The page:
4 OSHA Standards Your Roofing Contractor Must Follow for Government Buildings

David Maxwell | March 8, 2021


Since commercial roofing is a high-risk industry, the Occupational Safety and Health Administration (OSHA) carefully regulates commercial roof systems and the work done to them. Thus, government agencies must be particularly careful about choosing companies that comply with OSHA standards.

Civic, state, and federal government agencies that are on the search for a commercial roofing company should pay attention to the OSHA standards commercial roofs must adhere to in order to ensure they are choosing a safe and reputable contractor. Here are the basic OSHA safety regulations that any roofing company should follow:

1. Fall Protection

The single most important roofing safety requirement is to provide fall protection equipment and training. In construction, OSHA requires fall protection for any employee at risk of falling more than six feet. Fall protection includes things like guardrails, toe boards, and, in certain situations, safety harnesses and ropes. Workers who will be working with fall protection equipment are also required to have job hazard training. This training should be documented and certified to prove that it was performed. 

2. Eliminating Surface Hazards

OSHA requires companies to ensure that their workers have a safe surface to work on. This includes clearing roofs of slip hazards such as ice and ensuring that a roof is structurally sound enough to walk on. For government agencies that need building roof work that is structurally unsound for walking, it’s important to ensure that your roofing company has the equipment and expertise to keep their workers safe under dangerous conditions.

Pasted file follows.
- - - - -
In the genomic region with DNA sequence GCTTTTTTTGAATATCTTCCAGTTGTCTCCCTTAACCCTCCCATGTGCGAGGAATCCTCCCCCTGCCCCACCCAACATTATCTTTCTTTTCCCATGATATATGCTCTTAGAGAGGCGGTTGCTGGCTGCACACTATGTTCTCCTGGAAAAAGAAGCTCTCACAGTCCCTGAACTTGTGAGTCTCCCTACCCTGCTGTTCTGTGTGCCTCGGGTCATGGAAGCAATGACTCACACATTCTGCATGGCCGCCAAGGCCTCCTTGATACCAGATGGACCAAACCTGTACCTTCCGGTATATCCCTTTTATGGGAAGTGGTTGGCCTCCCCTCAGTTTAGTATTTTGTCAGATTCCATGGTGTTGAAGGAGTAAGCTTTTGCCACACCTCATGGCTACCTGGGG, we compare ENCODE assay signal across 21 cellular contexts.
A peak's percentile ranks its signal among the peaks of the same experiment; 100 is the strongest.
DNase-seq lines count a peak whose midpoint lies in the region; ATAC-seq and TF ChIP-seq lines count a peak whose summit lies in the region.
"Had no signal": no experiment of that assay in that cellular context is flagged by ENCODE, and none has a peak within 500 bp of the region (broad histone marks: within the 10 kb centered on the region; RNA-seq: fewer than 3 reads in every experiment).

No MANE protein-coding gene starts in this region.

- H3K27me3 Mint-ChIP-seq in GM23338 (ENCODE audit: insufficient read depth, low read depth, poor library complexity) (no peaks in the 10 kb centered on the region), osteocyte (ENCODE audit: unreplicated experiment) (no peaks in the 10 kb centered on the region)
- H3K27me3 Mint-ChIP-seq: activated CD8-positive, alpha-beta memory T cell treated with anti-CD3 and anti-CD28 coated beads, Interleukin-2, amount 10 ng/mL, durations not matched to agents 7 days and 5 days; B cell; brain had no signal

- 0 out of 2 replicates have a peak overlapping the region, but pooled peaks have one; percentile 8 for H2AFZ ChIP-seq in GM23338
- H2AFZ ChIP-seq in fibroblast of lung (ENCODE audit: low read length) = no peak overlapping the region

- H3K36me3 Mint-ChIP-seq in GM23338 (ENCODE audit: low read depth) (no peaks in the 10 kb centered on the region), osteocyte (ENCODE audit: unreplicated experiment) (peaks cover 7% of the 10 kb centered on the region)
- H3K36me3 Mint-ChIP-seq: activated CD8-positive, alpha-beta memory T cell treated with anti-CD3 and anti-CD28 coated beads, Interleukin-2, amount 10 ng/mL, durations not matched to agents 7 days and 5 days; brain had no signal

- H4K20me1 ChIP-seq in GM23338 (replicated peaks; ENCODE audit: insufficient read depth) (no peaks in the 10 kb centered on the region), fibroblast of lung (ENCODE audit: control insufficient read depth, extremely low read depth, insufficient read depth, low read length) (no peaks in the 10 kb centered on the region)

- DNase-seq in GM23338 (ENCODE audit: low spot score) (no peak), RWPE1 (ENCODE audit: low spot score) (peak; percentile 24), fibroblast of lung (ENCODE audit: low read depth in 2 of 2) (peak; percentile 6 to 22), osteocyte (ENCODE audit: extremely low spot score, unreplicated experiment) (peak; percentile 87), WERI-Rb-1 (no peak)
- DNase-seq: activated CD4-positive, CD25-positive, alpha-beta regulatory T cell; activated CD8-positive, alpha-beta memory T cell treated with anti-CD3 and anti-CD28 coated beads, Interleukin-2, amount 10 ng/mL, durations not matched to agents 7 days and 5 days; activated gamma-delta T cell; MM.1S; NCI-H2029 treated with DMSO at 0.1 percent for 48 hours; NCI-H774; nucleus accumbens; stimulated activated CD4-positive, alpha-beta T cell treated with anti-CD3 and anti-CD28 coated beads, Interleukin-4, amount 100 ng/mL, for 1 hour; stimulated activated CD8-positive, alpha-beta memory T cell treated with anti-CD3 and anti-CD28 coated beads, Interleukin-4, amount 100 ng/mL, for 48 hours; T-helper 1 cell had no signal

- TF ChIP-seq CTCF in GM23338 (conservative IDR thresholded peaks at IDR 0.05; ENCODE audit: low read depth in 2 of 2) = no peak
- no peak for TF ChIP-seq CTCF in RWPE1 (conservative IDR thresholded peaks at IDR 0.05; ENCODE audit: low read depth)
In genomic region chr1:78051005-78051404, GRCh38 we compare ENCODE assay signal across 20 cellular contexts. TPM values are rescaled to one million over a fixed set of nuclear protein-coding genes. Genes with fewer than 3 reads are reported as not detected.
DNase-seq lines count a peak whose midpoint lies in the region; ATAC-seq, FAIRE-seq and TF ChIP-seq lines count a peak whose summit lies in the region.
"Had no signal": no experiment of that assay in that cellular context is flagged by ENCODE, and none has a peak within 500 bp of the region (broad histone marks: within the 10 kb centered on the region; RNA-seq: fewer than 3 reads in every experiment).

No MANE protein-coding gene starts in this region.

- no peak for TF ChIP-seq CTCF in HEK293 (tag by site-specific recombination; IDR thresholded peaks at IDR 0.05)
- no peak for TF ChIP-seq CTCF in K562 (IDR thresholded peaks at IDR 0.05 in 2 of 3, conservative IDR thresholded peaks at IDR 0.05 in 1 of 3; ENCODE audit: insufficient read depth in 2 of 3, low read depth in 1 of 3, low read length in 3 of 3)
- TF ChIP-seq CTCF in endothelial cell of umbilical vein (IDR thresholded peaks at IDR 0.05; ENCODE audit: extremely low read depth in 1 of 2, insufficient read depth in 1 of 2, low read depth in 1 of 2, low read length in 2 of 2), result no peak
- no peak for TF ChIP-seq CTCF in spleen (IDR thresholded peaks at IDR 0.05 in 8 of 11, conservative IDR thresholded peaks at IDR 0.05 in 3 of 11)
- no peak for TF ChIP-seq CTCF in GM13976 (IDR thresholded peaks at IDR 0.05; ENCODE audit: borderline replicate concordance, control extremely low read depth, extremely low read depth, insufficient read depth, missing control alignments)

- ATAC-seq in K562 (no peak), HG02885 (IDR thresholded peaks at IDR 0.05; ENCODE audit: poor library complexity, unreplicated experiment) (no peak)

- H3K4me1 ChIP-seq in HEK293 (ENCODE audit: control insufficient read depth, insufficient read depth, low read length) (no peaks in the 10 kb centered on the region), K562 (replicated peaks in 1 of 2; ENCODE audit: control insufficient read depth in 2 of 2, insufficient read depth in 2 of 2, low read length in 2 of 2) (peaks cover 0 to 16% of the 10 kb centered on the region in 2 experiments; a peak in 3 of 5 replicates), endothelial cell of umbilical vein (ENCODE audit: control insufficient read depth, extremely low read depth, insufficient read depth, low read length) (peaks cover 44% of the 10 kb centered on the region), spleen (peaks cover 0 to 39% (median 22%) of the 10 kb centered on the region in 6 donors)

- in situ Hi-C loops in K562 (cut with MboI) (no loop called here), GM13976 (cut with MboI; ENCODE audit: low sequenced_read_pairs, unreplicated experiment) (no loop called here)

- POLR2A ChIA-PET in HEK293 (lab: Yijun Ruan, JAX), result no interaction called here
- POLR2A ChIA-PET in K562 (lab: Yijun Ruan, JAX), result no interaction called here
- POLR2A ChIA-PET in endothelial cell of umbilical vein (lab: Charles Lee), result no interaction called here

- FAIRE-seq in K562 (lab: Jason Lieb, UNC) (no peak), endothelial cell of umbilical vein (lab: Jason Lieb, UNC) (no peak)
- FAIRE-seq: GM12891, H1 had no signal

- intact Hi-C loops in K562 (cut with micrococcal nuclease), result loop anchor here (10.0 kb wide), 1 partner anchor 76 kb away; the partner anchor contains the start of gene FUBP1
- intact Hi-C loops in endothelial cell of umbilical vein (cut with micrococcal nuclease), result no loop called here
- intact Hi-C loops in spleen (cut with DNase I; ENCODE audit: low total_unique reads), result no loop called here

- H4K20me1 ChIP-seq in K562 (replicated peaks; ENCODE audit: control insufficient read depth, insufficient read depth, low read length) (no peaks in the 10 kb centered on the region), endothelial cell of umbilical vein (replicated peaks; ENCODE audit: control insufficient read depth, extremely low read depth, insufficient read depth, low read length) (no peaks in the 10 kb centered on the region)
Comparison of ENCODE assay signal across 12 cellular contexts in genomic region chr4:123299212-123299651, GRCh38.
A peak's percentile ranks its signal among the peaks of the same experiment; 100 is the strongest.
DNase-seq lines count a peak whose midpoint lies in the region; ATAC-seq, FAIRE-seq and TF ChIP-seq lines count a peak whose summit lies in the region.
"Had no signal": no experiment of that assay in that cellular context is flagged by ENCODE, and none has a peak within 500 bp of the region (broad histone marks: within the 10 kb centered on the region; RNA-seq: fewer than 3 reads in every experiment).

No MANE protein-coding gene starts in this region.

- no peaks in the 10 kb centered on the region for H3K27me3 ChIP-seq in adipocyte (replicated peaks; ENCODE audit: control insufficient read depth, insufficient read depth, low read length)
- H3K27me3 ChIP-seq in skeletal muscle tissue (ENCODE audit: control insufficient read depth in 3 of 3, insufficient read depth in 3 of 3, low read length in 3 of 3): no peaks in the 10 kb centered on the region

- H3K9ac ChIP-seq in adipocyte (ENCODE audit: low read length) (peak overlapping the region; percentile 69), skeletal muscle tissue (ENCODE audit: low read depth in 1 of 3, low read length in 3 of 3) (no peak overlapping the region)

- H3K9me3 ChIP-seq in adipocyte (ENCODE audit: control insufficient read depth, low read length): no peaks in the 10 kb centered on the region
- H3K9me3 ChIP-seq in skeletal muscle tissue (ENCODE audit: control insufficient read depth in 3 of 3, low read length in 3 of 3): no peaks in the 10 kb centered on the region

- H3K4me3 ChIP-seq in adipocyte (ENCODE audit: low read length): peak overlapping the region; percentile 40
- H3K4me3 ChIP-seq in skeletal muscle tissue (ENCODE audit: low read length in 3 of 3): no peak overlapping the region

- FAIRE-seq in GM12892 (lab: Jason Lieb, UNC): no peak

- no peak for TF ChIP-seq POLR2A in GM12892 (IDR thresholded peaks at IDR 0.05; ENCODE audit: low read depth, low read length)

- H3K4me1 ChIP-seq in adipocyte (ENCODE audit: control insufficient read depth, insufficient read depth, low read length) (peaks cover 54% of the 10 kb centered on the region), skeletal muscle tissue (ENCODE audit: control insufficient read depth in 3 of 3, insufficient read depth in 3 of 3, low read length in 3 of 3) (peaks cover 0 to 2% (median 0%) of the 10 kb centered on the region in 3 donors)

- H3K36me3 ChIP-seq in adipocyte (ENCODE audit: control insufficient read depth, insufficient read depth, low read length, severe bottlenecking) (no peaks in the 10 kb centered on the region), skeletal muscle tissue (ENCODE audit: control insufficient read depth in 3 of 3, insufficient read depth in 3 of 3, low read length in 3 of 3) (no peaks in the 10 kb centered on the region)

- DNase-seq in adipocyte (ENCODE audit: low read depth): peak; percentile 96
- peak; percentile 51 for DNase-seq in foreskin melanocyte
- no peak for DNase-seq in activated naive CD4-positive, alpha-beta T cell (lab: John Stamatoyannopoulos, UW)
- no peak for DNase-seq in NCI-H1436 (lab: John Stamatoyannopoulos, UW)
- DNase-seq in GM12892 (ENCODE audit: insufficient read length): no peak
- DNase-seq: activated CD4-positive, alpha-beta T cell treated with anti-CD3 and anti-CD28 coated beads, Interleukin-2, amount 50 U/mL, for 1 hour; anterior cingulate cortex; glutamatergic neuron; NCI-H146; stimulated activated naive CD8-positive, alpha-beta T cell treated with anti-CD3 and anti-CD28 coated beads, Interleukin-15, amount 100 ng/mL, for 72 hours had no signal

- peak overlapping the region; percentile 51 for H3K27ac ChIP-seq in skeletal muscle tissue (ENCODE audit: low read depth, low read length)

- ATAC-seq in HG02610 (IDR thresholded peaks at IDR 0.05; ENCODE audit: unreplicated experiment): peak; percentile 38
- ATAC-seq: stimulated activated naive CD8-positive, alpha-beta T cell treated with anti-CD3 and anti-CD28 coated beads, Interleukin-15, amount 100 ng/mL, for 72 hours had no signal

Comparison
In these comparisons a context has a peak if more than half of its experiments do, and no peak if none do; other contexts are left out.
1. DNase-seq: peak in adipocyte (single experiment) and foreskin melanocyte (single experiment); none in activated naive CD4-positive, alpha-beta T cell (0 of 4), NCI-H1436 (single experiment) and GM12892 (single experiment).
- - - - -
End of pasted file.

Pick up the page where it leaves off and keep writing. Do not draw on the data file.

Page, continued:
3. Covering Roof Holes and Impalement Hazards

Falling off a roof is not the only danger that roofers face. Buildings often have impalement hazards—or exposed construction materials or building equipment—that need to be covered while workers are on a roof. Roof penetrations like skylights also need to be covered or surrounded by guard rails to prevent workers from falling through them. 

4. Keeping Work Materials Close

Climbing up and down a roof exposes workers to danger. So, to minimize risk, OSHA requires roofers to keep any construction materials they need close to where the construction is taking place on the roof. 

Reputable roofing companies will already have these safety protocols in place. So, be sure to ask your contractor about their compliance with OSHA standards.

If you’re ready to find out how you can implement the proper safety protocols on your commercial roof, contact Maxwell Roofing & Sheet Metal, Inc. today! Our team is experienced and ready to help.

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